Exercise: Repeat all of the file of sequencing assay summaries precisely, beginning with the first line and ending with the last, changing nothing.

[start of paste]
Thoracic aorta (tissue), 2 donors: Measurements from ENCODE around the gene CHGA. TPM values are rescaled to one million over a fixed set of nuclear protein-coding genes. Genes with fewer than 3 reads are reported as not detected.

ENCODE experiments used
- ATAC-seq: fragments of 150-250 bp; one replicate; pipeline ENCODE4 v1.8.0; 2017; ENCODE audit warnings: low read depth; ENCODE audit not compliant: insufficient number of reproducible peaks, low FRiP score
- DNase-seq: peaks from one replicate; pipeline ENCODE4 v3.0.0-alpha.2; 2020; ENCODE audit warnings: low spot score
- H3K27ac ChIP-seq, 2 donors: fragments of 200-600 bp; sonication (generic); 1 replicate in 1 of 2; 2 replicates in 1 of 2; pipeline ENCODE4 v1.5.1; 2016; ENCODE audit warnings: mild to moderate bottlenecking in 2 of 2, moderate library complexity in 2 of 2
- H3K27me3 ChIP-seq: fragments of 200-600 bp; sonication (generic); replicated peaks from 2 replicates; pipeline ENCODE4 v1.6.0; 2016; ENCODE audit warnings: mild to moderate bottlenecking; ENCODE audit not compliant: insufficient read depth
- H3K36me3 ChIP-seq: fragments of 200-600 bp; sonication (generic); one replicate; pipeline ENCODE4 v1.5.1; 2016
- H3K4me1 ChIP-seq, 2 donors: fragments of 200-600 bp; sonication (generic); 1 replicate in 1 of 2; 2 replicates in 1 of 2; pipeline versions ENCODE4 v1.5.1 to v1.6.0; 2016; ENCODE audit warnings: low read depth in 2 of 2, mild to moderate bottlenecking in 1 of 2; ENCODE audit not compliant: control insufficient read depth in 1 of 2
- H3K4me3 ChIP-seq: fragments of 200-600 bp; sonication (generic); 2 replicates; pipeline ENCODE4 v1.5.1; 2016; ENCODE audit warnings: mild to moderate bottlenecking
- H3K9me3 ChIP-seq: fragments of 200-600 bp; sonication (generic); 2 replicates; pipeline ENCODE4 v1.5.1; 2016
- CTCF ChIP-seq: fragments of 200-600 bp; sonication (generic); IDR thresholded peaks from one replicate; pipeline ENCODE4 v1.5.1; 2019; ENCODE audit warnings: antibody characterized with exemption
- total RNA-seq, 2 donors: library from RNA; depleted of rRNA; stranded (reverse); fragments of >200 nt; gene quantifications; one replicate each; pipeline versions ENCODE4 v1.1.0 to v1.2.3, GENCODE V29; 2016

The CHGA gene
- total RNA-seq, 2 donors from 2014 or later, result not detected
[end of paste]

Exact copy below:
Thoracic aorta (tissue), 2 donors: Measurements from ENCODE around the gene CHGA. TPM values are rescaled to one million over a fixed set of nuclear protein-coding genes. Genes with fewer than 3 reads are reported as not detected.

ENCODE experiments used
- ATAC-seq: fragments of 150-250 bp; one replicate; pipeline ENCODE4 v1.8.0; 2017; ENCODE audit warnings: low read depth; ENCODE audit not compliant: insufficient number of reproducible peaks, low FRiP score
- DNase-seq: peaks from one replicate; pipeline ENCODE4 v3.0.0-alpha.2; 2020; ENCODE audit warnings: low spot score
- H3K27ac ChIP-seq, 2 donors: fragments of 200-600 bp; sonication (generic); 1 replicate in 1 of 2; 2 replicates in 1 of 2; pipeline ENCODE4 v1.5.1; 2016; ENCODE audit warnings: mild to moderate bottlenecking in 2 of 2, moderate library complexity in 2 of 2
- H3K27me3 ChIP-seq: fragments of 200-600 bp; sonication (generic); replicated peaks from 2 replicates; pipeline ENCODE4 v1.6.0; 2016; ENCODE audit warnings: mild to moderate bottlenecking; ENCODE audit not compliant: insufficient read depth
- H3K36me3 ChIP-seq: fragments of 200-600 bp; sonication (generic); one replicate; pipeline ENCODE4 v1.5.1; 2016
- H3K4me1 ChIP-seq, 2 donors: fragments of 200-600 bp; sonication (generic); 1 replicate in 1 of 2; 2 replicates in 1 of 2; pipeline versions ENCODE4 v1.5.1 to v1.6.0; 2016; ENCODE audit warnings: low read depth in 2 of 2, mild to moderate bottlenecking in 1 of 2; ENCODE audit not compliant: control insufficient read depth in 1 of 2
- H3K4me3 ChIP-seq: fragments of 200-600 bp; sonication (generic); 2 replicates; pipeline ENCODE4 v1.5.1; 2016; ENCODE audit warnings: mild to moderate bottlenecking
- H3K9me3 ChIP-seq: fragments of 200-600 bp; sonication (generic); 2 replicates; pipeline ENCODE4 v1.5.1; 2016
- CTCF ChIP-seq: fragments of 200-600 bp; sonication (generic); IDR thresholded peaks from one replicate; pipeline ENCODE4 v1.5.1; 2019; ENCODE audit warnings: antibody characterized with exemption
- total RNA-seq, 2 donors: library from RNA; depleted of rRNA; stranded (reverse); fragments of >200 nt; gene quantifications; one replicate each; pipeline versions ENCODE4 v1.1.0 to v1.2.3, GENCODE V29; 2016

The CHGA gene
- total RNA-seq, 2 donors from 2014 or later, result not detected